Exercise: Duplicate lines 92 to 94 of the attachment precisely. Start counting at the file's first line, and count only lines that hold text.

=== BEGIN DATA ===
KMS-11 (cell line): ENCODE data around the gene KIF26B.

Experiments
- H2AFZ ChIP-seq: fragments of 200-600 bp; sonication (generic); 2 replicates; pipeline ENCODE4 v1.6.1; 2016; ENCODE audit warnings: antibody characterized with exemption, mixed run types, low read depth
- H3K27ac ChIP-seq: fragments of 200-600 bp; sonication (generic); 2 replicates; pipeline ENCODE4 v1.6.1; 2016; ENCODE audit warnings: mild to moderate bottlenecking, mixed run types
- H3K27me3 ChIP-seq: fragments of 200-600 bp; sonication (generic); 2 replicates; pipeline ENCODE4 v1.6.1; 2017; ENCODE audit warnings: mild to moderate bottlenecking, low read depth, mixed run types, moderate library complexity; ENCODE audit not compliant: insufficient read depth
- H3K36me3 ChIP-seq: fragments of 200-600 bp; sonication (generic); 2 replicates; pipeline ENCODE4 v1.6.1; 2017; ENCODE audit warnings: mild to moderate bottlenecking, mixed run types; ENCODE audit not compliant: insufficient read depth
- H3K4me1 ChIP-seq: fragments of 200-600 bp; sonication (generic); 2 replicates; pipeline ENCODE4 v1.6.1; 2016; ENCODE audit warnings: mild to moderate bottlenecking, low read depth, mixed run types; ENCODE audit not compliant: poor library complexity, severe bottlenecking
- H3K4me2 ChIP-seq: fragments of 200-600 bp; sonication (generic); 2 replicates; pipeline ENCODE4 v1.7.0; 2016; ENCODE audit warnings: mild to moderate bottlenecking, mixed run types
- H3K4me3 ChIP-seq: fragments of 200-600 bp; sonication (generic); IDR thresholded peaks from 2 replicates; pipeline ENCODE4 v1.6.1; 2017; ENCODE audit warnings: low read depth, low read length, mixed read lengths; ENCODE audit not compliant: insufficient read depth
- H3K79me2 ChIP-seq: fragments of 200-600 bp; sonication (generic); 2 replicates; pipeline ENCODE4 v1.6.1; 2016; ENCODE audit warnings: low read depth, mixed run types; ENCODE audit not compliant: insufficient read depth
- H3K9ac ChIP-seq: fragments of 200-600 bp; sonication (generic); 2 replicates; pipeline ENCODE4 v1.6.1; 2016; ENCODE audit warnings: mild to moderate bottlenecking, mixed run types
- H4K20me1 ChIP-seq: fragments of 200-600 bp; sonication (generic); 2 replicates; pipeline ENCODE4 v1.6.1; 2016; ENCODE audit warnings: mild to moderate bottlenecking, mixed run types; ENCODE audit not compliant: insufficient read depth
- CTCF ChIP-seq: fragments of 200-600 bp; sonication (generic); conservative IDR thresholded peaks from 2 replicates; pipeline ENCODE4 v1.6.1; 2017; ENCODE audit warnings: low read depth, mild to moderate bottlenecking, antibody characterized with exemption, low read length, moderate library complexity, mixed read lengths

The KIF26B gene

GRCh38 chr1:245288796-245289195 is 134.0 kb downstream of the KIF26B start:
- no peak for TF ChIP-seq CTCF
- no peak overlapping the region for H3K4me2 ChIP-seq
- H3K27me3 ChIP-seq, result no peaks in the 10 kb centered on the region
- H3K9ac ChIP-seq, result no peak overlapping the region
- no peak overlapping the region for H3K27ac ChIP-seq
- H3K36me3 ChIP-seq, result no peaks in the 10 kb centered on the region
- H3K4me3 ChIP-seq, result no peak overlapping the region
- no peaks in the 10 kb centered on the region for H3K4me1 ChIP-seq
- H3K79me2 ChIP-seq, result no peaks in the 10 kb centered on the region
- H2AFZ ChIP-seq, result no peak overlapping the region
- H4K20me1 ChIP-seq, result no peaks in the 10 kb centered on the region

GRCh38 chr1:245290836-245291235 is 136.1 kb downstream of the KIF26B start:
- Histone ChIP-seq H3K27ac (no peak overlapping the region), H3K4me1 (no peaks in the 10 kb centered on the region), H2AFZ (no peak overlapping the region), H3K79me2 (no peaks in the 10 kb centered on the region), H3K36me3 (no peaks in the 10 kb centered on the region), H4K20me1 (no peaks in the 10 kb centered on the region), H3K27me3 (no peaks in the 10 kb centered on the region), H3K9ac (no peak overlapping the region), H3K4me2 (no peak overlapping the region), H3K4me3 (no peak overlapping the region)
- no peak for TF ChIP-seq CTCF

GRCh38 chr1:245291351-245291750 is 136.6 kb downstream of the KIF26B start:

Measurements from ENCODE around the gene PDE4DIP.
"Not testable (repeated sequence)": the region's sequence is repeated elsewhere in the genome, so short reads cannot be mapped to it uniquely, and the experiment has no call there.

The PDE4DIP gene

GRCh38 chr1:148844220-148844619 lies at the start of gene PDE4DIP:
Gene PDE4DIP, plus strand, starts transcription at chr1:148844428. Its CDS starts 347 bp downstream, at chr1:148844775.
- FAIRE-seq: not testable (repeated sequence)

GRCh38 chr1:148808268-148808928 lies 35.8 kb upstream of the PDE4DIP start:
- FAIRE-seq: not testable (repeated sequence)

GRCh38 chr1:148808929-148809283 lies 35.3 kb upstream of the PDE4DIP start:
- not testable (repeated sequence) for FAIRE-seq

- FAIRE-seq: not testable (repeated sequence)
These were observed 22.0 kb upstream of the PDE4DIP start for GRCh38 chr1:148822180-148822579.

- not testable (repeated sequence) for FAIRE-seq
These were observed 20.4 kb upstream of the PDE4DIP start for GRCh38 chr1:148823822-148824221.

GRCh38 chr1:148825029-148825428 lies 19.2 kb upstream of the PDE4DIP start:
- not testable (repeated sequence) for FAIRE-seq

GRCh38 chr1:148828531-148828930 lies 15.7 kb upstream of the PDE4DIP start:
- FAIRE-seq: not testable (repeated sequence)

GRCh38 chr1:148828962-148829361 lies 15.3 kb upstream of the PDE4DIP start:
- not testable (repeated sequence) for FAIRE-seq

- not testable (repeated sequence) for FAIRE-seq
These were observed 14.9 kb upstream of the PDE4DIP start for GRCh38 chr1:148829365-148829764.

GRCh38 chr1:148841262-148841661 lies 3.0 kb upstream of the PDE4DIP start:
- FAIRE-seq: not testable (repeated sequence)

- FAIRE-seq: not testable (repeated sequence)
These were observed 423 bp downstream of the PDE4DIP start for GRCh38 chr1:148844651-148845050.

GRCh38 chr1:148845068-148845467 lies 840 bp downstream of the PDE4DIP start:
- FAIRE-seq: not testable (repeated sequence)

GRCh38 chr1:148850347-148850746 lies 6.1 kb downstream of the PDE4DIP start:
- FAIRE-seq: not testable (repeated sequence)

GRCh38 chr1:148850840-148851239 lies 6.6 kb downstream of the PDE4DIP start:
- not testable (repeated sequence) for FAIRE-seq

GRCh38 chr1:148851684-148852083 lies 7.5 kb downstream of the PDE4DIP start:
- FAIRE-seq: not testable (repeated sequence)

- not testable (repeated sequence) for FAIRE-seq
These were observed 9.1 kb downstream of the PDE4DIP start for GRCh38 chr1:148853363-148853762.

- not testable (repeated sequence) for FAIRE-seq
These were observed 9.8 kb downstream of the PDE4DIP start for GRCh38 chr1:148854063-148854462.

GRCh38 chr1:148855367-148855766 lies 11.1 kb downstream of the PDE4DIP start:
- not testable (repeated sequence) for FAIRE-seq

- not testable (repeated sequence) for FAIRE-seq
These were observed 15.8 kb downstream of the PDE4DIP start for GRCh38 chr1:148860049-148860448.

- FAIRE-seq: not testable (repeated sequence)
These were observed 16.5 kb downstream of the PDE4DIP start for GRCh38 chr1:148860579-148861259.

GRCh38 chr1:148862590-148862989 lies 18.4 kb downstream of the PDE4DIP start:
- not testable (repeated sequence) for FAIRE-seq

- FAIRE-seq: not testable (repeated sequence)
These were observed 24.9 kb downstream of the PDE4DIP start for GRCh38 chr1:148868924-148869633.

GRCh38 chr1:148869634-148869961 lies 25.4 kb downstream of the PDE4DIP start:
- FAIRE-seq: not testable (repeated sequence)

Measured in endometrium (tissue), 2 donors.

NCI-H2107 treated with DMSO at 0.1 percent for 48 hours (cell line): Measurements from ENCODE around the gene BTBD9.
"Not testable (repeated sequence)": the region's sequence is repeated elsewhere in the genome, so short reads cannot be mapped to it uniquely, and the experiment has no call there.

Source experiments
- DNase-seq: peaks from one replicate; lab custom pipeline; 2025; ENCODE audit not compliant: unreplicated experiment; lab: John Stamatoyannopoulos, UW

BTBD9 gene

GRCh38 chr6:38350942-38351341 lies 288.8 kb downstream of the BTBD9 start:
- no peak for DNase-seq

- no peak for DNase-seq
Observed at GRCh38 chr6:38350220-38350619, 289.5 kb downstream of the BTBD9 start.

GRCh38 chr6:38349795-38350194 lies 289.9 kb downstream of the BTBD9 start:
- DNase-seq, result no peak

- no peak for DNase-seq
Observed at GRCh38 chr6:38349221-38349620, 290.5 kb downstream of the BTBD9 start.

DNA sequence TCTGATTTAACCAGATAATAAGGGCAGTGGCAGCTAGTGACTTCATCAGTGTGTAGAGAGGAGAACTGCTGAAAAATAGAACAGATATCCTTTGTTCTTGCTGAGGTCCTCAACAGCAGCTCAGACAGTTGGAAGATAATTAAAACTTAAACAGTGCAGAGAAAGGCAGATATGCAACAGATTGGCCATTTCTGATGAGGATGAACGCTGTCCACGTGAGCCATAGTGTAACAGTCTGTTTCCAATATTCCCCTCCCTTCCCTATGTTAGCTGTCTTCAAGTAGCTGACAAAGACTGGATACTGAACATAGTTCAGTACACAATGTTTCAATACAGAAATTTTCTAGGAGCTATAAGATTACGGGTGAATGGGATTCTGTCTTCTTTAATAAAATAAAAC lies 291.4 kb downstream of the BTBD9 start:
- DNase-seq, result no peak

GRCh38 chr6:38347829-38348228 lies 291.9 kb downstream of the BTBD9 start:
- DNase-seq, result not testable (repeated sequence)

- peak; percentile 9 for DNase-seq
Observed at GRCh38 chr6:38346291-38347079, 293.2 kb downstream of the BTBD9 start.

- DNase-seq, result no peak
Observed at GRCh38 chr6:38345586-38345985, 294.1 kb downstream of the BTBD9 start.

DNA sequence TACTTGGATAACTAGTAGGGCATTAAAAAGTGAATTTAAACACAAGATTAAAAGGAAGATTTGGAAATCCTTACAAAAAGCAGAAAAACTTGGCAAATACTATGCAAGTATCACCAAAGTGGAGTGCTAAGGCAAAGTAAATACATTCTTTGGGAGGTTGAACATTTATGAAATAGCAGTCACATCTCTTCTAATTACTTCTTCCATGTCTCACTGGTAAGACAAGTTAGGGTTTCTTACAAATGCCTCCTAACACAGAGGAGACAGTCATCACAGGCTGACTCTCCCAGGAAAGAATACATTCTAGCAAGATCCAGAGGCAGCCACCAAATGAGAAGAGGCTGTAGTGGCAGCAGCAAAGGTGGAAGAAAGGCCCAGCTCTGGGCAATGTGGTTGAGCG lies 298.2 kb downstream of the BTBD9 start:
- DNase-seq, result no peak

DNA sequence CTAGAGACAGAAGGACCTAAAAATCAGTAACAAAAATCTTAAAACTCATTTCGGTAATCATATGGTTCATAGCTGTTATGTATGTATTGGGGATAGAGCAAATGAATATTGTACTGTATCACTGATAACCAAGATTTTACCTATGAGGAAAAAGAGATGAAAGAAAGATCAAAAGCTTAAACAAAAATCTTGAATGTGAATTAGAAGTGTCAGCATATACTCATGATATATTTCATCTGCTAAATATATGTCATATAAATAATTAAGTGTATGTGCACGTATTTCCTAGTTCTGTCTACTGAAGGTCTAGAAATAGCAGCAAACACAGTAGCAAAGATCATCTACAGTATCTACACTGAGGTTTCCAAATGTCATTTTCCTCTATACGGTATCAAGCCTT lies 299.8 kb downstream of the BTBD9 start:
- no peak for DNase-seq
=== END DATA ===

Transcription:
- DNase-seq, result no peak

- no peak for DNase-seq
Observed at GRCh38 chr6:38349221-38349620, 290.5 kb downstream of the BTBD9 start.